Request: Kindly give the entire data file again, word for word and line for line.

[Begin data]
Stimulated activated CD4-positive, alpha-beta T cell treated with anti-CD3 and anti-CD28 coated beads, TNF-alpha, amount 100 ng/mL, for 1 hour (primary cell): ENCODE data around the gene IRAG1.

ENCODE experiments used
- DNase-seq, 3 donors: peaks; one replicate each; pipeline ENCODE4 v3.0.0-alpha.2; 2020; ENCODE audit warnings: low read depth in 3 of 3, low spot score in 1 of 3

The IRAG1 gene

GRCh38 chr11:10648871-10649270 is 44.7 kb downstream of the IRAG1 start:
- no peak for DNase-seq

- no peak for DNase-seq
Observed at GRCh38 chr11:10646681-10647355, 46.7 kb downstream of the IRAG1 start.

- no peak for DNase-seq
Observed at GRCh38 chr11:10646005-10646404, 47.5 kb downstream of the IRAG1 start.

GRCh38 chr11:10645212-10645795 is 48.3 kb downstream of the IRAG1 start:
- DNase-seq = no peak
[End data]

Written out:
Stimulated activated CD4-positive, alpha-beta T cell treated with anti-CD3 and anti-CD28 coated beads, TNF-alpha, amount 100 ng/mL, for 1 hour (primary cell): ENCODE data around the gene IRAG1.

ENCODE experiments used
- DNase-seq, 3 donors: peaks; one replicate each; pipeline ENCODE4 v3.0.0-alpha.2; 2020; ENCODE audit warnings: low read depth in 3 of 3, low spot score in 1 of 3

The IRAG1 gene

GRCh38 chr11:10648871-10649270 is 44.7 kb downstream of the IRAG1 start:
- no peak for DNase-seq

- no peak for DNase-seq
Observed at GRCh38 chr11:10646681-10647355, 46.7 kb downstream of the IRAG1 start.

- no peak for DNase-seq
Observed at GRCh38 chr11:10646005-10646404, 47.5 kb downstream of the IRAG1 start.

GRCh38 chr11:10645212-10645795 is 48.3 kb downstream of the IRAG1 start:
- DNase-seq = no peak